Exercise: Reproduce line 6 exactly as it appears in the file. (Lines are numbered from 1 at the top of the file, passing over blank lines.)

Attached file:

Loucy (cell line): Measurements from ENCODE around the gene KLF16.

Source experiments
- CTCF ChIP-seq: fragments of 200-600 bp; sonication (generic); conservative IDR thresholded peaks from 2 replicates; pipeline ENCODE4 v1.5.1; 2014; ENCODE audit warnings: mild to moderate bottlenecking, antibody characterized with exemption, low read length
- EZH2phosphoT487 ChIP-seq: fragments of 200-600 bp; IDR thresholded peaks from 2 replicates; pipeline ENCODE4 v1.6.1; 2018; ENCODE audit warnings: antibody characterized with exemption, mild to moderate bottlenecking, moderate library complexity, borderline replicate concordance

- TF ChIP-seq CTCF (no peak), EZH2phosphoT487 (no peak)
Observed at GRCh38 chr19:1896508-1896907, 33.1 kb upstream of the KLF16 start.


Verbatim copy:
Observed at GRCh38 chr19:1896508-1896907, 33.1 kb upstream of the KLF16 start.